New Year’s Day. January 1-2. This is a time to bid the old year goodbye by gathering at friend’s or family’s homes and sharing traditional foods together. Bars and restaurants are often filled with partiers, and at the stroke of midnight, people will spill into the streets, often with drinks in hand, to shout and yell, bringing in the new year. Fireworks light up the sky in its own reverie. Children look forward with anticipation to receiving gifts from the adults at this time as well.
Christmas [Orthodox]. January 7. In Orthodox tradition, they celebrate Christmas on this day, based on an older calendar. Many will also take part of a 40-day fast prior to the day and start their celebrations with an elaborate feast after attending a special church service in honor of the day. An old tradition is the cutting of oak branches used to start large bonfires in front of churches and homes, thought to bring warmth, love, and harmony to the community. Some carry on the tradition of baking a gold coin into a loaf of bread, and whoever receives the gold coin gets special well-wishes for the coming year.
Republic Day [Republika Srpska]. January 9. Bosnia-Herzegovina is divided into two main “states” if you will: Republika Srpska and the Federation of Bosnia and Herzegovina. The Repubilka Srpska more or less follows the border across the northern and eastern sections and is divided in two by the small District Brčko. The main city in the region is Banja Luka. Basically this region (comprised mostly of the Serbian population of Bosnia-Herzegovina) decided to celebrate Independence Day on this day.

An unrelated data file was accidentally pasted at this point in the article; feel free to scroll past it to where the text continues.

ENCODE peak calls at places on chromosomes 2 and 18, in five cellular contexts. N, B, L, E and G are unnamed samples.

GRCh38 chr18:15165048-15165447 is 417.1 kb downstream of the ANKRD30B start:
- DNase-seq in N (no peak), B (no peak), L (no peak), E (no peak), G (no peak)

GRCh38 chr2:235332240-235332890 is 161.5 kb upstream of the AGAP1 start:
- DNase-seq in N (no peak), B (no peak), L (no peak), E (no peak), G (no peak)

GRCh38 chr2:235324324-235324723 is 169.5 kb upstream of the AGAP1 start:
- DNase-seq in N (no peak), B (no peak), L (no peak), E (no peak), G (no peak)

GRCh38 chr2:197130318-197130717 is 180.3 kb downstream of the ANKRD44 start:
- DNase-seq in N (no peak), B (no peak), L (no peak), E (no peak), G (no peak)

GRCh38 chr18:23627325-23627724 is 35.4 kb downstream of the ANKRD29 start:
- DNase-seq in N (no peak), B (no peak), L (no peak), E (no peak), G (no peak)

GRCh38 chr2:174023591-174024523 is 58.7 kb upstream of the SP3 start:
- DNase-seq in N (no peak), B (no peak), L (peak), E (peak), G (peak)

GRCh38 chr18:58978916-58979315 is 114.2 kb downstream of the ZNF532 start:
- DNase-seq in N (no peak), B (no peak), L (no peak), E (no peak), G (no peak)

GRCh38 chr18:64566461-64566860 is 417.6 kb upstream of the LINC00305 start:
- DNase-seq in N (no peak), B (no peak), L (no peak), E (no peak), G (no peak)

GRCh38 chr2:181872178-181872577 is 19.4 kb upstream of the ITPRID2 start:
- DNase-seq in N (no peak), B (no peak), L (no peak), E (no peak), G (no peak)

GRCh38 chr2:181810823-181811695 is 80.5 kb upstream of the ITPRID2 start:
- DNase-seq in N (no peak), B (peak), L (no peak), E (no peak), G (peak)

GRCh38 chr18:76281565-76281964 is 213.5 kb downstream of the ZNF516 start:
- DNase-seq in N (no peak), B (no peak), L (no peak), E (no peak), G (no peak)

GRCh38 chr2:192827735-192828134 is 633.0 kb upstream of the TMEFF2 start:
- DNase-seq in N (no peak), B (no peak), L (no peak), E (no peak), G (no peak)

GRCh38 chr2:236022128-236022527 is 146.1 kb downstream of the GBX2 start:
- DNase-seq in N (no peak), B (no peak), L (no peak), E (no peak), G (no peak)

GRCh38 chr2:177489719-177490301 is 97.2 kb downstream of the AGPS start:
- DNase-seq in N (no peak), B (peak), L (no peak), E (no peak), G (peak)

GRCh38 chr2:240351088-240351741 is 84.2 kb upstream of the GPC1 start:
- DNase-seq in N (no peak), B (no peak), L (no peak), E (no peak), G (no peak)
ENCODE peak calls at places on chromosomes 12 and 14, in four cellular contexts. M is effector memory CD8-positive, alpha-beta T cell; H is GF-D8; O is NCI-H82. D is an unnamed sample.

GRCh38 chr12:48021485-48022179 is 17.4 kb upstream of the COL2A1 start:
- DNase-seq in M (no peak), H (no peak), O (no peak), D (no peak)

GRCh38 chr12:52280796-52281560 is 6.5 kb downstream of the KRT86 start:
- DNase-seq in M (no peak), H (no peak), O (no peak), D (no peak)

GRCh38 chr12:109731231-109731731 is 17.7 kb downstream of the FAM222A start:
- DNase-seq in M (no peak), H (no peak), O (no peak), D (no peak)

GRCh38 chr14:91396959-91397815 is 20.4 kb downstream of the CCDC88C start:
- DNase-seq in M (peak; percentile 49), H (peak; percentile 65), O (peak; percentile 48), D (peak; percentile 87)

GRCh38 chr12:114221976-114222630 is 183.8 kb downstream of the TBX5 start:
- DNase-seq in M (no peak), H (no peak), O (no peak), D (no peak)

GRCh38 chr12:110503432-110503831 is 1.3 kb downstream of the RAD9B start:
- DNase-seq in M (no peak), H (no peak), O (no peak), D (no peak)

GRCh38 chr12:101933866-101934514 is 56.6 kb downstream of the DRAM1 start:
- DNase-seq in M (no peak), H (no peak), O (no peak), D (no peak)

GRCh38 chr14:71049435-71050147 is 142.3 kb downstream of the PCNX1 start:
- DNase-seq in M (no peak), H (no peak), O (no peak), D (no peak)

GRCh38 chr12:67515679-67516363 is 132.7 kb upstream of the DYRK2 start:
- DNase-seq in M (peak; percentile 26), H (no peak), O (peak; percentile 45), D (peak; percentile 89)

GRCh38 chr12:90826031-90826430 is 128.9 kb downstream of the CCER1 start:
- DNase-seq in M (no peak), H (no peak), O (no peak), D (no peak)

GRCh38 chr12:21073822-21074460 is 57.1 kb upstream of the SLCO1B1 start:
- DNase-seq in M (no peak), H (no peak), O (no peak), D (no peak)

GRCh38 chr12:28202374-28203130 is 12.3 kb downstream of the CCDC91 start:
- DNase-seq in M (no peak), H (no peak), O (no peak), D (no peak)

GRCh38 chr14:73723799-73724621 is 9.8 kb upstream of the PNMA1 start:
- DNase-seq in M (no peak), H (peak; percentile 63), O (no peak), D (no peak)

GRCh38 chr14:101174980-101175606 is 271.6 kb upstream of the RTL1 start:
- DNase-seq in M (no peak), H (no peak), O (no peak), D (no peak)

Old New Year. January 14. Many of the former Soviet countries, as well as Bosnia-Herzegovina celebrate what’s known as the Old New Year or Orthodox New Year. (Another source called it Serbian New Year.) It’s based on the Julian calendar, the calendar used before agreeing to switch over to the currently-used Gregorian calendar in 1918. On this day, many local rock bands perform concerts prior to a firework display at midnight.
Mevlud (Prophet’s Birthday) [Muslim]. Varies. This holiday celebrates the Prophet Muhammad’s birthday. Bosnian Muslims will go to their mosques for special prayers, and some may also sprinkle the people with rosewater while incense fills the atmosphere. Originally, Bosnians sung in Turkish, but since then the lyrics have been translated into Bosnian.
Independence Day [Federation of Bosnia and Herzegovina]. March 1. This day marks the independence of Bosnia and Herzegovina from the Socialist Federal Republic of Yugoslavia. This is only celebrated in the Federation of Bosnia and Herzegovina (as mentioned earlier, the Republika Srpska celebrates it January 9). Many of the larger cities will have special street parades and state-sponsored cultural shows. Since most people that this day off, they are able to spend it with friends and family.